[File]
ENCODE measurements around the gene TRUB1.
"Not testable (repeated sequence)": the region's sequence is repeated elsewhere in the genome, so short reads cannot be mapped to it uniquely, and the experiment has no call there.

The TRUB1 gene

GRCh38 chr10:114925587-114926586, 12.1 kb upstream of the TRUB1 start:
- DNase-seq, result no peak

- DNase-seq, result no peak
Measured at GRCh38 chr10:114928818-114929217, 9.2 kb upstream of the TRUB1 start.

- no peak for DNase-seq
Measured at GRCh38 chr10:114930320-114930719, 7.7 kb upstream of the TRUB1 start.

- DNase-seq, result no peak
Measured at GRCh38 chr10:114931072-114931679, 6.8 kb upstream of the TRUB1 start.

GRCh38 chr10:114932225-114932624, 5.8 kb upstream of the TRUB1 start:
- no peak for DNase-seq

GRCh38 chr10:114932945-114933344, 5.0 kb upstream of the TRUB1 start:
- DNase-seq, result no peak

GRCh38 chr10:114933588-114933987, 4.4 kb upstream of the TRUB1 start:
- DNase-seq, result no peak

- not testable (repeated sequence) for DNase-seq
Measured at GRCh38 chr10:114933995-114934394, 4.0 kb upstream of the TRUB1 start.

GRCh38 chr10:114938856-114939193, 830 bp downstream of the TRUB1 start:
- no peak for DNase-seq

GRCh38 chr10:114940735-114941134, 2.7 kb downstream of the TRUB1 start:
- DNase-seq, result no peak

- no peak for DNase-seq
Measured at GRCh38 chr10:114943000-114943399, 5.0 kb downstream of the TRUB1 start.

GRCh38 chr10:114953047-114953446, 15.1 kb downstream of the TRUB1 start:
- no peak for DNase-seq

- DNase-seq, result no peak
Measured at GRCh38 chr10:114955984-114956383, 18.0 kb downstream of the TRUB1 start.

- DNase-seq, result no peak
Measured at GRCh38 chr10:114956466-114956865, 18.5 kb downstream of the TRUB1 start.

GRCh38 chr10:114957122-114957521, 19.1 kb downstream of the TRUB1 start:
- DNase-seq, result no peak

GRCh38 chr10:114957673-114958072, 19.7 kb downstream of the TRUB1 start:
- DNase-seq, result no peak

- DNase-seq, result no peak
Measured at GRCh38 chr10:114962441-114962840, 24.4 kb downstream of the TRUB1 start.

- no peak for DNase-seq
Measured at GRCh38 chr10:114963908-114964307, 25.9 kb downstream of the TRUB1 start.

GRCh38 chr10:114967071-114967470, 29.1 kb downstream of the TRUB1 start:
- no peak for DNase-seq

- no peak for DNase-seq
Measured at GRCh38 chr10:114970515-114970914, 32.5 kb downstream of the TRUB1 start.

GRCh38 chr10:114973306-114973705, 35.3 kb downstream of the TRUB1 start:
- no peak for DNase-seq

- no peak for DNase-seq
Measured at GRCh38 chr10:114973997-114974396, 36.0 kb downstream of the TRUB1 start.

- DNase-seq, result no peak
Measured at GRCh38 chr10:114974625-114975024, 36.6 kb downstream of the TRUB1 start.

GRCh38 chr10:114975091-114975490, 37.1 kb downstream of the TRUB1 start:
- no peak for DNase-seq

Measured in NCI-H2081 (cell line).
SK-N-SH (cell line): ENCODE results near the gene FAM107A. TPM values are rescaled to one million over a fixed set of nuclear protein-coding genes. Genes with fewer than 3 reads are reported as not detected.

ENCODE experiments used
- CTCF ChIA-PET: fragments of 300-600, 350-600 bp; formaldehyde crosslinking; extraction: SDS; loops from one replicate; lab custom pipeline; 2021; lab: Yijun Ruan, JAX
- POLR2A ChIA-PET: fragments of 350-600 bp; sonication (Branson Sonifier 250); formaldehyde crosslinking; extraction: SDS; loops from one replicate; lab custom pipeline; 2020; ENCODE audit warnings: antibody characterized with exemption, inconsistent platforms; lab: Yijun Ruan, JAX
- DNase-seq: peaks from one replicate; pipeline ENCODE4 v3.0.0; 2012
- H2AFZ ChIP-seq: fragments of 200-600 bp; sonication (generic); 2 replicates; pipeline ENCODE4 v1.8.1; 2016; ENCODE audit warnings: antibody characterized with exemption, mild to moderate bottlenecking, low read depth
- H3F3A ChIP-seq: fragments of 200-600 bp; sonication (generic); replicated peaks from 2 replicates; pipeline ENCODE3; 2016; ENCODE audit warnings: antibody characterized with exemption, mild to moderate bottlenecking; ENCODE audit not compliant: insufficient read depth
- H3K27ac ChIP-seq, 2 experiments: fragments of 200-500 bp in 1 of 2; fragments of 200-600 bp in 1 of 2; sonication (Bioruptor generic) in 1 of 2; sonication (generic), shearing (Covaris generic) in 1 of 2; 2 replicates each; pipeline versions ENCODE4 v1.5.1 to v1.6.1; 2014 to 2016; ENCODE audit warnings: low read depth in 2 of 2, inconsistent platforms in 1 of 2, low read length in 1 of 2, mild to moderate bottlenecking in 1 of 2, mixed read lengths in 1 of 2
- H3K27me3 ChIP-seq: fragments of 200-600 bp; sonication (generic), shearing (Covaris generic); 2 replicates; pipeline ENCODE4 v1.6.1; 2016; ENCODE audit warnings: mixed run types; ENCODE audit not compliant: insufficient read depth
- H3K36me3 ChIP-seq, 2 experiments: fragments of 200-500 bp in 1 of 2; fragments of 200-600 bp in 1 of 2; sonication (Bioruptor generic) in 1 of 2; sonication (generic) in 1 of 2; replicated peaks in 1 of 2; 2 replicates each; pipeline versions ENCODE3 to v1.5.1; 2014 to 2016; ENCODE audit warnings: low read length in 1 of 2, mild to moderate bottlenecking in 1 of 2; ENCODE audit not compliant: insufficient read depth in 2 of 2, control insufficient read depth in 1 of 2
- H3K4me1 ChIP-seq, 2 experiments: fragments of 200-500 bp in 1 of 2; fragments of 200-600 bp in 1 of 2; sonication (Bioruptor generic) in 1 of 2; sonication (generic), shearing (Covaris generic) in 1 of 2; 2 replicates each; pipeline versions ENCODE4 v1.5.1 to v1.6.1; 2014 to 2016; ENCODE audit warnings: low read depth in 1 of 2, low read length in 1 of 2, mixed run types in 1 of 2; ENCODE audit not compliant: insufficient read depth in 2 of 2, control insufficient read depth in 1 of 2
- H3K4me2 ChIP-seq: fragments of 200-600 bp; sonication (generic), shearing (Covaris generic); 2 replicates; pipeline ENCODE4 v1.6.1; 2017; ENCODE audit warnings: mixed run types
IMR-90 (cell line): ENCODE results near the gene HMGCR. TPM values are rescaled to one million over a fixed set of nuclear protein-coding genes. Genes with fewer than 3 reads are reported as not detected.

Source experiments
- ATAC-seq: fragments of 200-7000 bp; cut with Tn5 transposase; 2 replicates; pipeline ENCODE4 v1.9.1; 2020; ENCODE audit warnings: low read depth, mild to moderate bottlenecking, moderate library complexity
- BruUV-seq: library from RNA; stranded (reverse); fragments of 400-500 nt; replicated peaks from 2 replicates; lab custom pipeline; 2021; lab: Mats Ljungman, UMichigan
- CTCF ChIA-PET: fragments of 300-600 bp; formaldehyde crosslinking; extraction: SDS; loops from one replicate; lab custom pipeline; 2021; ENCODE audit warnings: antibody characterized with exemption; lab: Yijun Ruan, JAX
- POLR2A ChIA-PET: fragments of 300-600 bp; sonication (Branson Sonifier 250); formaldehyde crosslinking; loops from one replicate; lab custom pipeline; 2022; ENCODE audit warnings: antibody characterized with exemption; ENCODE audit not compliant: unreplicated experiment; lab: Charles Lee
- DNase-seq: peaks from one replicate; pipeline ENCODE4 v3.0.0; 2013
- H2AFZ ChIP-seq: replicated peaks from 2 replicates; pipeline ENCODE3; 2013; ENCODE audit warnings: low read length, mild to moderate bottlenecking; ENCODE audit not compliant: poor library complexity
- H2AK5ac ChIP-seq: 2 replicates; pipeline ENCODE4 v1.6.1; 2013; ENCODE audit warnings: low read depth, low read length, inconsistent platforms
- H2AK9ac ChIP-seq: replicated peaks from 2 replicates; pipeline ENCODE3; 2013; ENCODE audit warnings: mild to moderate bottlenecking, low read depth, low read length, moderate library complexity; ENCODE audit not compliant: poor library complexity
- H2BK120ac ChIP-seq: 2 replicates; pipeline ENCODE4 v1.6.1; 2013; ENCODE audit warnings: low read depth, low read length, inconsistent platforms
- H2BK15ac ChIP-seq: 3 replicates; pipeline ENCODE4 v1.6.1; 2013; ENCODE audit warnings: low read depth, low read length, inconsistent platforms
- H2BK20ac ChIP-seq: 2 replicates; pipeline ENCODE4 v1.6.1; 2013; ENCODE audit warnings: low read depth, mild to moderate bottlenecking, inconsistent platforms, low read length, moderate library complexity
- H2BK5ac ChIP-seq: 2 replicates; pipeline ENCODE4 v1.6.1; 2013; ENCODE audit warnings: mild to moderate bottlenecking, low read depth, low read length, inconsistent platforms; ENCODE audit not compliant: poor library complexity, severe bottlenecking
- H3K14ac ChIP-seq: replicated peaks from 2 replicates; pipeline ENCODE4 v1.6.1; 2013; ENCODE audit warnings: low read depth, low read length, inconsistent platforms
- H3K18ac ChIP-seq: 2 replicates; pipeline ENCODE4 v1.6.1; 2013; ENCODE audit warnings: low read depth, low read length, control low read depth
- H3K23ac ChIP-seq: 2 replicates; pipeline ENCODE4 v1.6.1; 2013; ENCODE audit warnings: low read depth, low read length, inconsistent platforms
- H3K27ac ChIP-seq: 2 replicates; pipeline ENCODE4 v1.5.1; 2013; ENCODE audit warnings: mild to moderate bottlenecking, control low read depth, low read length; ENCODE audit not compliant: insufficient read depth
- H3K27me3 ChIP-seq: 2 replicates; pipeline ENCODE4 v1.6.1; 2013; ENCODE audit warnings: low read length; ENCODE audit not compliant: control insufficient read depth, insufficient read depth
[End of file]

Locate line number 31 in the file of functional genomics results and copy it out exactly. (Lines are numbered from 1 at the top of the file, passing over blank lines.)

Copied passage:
Measured at GRCh38 chr10:114956466-114956865, 18.5 kb downstream of the TRUB1 start.